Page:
Have you ever watched a movie like Wallace and Grommit or The Nightmare Before Christmas or even films like Toy Story or Up and wished that you were good enough to do that? Have you ever marveled in amazement in what it takes to animate and the frames and frames of footage that have to be created and put in place to produce even one minute of video. The intricacies of this kind of project have to be mind-boggling, right?
Well, I’ve got good news! Animation and creating animated projects is easier that one might think. In fact, not only is it easy to do for one person….but better yet, it’s even easier if you use a team approach with interdependent roles! In fact, it is proving to be, in our district, one of the most engaging ways for students to create a culminating project. They can create movies fast and they love it so much they can’t STOP!!
Stop-motion animation is essentially collecting a series of photographs and rendering them together at a rate of anywhere from 8 frames a second to 30 frames a second. Thanks to some amazing web 2.0 tools, kids (even our youngest) can do this with ease.
At the most basic level, for stop-motion animation projects to be created, you need a storyboard/script, camera, some props, and software that “sticks” all the photographs together. If you are using a PC, a good option is Jellycam. Jellycam has a quick and simple tutorial that will walk a learner through the specifics of the software in just a couple of minutes. It allows the user to easily capture and manipulate the pictures taken with a web cam within the program. Users determine how many images per second and can play back the video as it is being created. It also allows for adding credits and music within the software. JellyCam is a completely free download.
Creating a stop-motion animation project can also be easily created on an iPad2. One favorite App for doing this is StoMo. In this App, you capture images directly into your iPad using the capture button. You can set the rate of pictures being seen per second, arrange and re-arrange the images captured, playback projects as you work on them and use either the front or rear camera. When you export the project to the library, the images are rendered together and the “film” is put in the iPhotos library to be viewed. StoMo does not allow users to add music, voice over, or text to the film but once a project is finished it can be exported to iMovie, Moviemaker, or some other movie editing software to add music, voice over, or text.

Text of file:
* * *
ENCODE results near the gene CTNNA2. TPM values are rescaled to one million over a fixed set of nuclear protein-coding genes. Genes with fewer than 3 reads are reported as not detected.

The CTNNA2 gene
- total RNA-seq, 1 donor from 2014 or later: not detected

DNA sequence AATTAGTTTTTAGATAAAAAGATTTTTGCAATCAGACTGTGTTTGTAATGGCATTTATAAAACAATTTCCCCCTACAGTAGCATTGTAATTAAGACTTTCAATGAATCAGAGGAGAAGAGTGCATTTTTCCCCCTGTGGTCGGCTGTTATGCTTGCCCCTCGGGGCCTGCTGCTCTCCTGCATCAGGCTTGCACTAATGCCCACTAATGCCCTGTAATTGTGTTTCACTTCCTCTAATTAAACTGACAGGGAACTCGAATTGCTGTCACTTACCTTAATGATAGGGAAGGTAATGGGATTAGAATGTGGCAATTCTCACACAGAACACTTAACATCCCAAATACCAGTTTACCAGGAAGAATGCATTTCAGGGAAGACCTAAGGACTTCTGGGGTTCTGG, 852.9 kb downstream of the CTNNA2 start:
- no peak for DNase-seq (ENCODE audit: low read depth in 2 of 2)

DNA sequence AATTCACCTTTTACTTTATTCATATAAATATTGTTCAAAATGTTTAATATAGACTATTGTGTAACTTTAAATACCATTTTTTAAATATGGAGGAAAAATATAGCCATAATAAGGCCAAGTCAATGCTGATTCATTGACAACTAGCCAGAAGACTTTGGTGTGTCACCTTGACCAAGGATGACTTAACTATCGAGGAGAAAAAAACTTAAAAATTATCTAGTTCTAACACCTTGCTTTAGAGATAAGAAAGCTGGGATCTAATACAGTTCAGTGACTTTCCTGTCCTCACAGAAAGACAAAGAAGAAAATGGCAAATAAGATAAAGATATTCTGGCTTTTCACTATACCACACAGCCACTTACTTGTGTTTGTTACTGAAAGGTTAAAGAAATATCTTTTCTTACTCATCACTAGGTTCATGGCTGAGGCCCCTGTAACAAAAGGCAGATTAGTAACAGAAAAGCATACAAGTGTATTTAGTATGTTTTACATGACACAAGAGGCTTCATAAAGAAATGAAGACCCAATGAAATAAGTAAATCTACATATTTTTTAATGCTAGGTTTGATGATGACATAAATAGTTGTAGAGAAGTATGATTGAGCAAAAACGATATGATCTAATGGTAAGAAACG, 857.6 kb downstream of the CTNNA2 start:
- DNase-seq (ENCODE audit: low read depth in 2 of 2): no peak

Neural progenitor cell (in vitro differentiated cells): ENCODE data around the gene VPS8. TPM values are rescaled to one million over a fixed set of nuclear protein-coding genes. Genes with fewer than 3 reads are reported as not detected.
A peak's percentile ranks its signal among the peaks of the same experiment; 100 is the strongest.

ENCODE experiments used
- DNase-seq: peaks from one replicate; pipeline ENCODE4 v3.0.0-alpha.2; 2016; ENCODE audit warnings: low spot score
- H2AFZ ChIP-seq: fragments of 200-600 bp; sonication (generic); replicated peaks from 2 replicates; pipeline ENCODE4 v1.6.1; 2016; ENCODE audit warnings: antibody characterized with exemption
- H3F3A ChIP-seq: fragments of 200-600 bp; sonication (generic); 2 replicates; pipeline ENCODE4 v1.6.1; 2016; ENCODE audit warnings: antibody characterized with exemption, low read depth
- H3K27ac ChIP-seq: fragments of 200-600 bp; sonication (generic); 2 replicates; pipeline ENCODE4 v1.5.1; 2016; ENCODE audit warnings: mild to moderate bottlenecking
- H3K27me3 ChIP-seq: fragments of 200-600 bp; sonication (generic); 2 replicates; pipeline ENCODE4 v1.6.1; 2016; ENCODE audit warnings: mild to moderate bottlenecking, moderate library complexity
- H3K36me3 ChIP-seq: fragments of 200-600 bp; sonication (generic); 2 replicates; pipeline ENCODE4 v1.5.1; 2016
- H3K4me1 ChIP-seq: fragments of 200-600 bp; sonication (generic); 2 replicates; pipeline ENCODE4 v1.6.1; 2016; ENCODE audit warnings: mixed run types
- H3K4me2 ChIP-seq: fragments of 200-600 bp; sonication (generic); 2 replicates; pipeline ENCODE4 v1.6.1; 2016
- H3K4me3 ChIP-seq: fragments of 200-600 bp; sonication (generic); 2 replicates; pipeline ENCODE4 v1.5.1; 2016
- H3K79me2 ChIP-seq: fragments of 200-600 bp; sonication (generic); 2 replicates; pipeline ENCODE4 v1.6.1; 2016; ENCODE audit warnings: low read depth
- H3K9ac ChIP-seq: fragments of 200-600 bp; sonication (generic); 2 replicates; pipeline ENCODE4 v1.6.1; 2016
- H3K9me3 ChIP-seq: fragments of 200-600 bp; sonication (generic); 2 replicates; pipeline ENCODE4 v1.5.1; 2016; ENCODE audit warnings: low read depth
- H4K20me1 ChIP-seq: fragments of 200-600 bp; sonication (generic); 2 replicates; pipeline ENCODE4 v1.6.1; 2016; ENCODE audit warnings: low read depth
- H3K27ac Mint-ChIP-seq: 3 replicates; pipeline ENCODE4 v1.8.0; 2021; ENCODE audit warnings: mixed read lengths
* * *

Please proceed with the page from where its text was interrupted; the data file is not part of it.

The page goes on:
Both of these applications have a key feature that is critical for stop motion creators – onion skinning. If you think about the skin of an onion, it is somewhat transparent. In stop-motion animation it is critical to be able to see the last image taken and be able to compare it to the one about to be taken. Onion skinning allows for the creator to move objects in the films as much or little as desired. Another classroom benefit of onion skinning allows for students, who’s “filming” schedule is often interrupted by the bell, to come back the next day and pick up where left off. They can see the last image captured and begin from there on a new day.
As a teacher, the best part of stop-motion animation projects is that the students REALLY need each other to complete a quality project quickly! In a group of four students each has a vital role. One person serves as the project manager, or director of the project. That person focuses on the vision and directs the project as it progresses. One person needs to focus completely on the software. That person knows exactly how the software works, captures images, and keeps the program running. The other two members of a group are moving manipulatives (characters and props) to create the animated sequences. It takes everyone in the group doing their parts to be successful.
Check out some examples of student stop-motion animation projects below and start planning a project for your students. Stay tuned for the next Stop Motion Animation installment sharing more classroom examples, how-to’s, tips, and resources for classroom stop motion projects.
- Science – Plant Growth
- Communication Arts – Mathy: A Girl Who Loves Math
- Math – Stop Motion Math Requirements Film
- Social Studies – Confederacy or Union?
How might your students express what they have learned with a stop motion animation project in your classroom?
Allison Byford is the Instructional Technology Coordinator with the Springdale Public Schools in Arkansas and is an eMINTS PD4ETS graduate.